While urbanisation continues to grow, our living spaces get smaller - but it's how we live in them that matters.
Living smaller is a reality for many, as housing remains expensive and people are choosing to live closer to the city. As we move closer together, there's a new way of thinking that could help us live in the space we're in and not feel like we have to compensate. Here, Tiffany Buckins, the head of interior design at IKEA Australia and Dr Thea Brejzek, Professor of Spatial Theory at UTS reveal how we should be thinking about the function of our spaces, rather than what's in them.
Suit to your space
As our living spaces become smaller, Tiffany Buckins says we need to think about how to work with our space, rather than trying to make the space work for our belongings.
"It's consciously thinking about what is it you do within that space, what brings you the most joy, and then suiting that purchase to relate to those needs," she explains.
To make better use of a space, consider what that space is designed to offer and then cater to that need.
Living tiny, thinking bigger
Structurally, the tiny home platform could work for a wider community, but it would need to be approached differently. As Tiffany says, "In the future we can look into solutions that will be able to connect tiny homes together with a communal space," Tiffany offers.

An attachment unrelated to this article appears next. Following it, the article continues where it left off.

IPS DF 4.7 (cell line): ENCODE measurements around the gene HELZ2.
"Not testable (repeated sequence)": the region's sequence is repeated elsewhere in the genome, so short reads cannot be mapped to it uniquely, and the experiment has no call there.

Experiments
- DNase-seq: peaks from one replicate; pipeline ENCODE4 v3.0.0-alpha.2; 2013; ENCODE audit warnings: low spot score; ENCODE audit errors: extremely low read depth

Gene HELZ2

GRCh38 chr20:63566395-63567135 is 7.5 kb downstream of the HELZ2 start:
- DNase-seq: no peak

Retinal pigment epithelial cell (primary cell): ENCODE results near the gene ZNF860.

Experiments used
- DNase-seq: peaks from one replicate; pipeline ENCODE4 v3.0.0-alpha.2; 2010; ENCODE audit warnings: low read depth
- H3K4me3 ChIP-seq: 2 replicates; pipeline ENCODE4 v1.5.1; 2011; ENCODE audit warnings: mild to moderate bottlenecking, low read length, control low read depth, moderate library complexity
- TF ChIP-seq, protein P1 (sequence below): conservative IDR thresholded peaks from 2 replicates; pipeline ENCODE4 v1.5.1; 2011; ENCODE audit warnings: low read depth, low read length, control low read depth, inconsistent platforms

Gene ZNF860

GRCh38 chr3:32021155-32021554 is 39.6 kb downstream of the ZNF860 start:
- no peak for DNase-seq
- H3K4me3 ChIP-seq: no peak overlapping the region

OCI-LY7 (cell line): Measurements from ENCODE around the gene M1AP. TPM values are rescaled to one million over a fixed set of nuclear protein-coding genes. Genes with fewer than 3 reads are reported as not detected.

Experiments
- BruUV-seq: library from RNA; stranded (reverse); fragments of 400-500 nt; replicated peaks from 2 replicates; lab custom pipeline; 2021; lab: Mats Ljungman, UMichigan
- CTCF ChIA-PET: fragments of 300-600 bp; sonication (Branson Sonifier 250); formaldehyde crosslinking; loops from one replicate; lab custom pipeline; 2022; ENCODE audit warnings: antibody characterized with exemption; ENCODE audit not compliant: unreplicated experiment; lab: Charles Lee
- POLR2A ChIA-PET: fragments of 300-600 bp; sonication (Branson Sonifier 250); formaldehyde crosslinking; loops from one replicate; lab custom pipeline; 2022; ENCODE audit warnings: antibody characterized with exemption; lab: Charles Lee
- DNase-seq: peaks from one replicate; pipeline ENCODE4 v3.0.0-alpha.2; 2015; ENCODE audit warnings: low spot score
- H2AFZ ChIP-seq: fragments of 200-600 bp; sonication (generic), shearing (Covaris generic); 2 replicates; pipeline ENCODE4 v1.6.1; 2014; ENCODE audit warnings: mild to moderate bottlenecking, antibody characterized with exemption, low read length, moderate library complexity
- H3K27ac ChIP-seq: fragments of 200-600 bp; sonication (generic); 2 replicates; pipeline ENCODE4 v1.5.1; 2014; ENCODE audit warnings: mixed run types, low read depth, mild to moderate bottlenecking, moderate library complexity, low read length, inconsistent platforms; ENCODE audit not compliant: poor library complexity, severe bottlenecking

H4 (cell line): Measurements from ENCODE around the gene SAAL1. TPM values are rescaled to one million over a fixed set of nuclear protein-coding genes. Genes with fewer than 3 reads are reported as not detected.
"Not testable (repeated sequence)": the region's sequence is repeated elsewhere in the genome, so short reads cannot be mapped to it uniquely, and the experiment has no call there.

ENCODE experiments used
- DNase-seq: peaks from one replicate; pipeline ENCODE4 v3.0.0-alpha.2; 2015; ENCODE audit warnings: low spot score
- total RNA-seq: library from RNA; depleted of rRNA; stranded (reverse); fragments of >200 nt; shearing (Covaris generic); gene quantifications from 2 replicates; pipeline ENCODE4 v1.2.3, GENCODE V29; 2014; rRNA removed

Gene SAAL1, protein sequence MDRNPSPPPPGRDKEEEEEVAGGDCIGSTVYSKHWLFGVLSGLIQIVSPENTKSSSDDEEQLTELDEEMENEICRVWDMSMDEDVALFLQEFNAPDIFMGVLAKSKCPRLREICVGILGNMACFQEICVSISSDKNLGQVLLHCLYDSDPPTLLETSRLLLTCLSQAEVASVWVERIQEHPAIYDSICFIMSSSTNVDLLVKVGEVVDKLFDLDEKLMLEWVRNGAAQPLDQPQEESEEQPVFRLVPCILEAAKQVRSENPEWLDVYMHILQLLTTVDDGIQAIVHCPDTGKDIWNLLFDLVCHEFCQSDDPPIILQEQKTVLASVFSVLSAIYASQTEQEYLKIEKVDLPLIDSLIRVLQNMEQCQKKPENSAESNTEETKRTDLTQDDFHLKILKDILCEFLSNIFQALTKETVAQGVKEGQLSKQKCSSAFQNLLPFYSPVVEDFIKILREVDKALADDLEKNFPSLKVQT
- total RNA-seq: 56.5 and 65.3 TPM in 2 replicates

"It definitely has a purpose in how we evolve our living trends," she says.
Dr Thea also considers the platform as a viable option for our evergrowing communities: "We need to look at creative solutions and also at temporary solutions so that we can have fluctuating communities, and the tiny home movement can offer that."
While the dimensions may be tight, Tiffany suggests that the thinking process needs to change when considering the interiors. Instead of buying more for use, it's thinking about what people need in a home to make it a home - essentially, less is more. "When it comes to tiny homes, the key is going to be ensuring that we’re making the right purchases from the start, and really being mindful in the decisions that we’re making," she suggests.
Minimal for more
As we move into smaller spaces, Dr Thea predicts that minimal structure will be at the core of how spaces will function. The professor says the trend will make us consider the basic questions of architecture and design, which is deliberating what we need and what we don't.
While minimal may be the key, it doesn't mean you lose your signature style. "Individuality is more important than ever, " says Tiffany. "Nobody wants a cookie cutter format. Everyone wants to personalise and make a space their own, which we see in the popularity of DIY furniture hacks - taking furniture that’s mass produced and making it your own is a trend that we continue to see every day."
Dr Thea also agrees, and suggests one sleek and sophisticated style to rule: "The Scandinavian trend is just really, really attractive," she says. "It’s attractive to many age groups because it acts as a base, a foundation you can build upon by adding your individual style."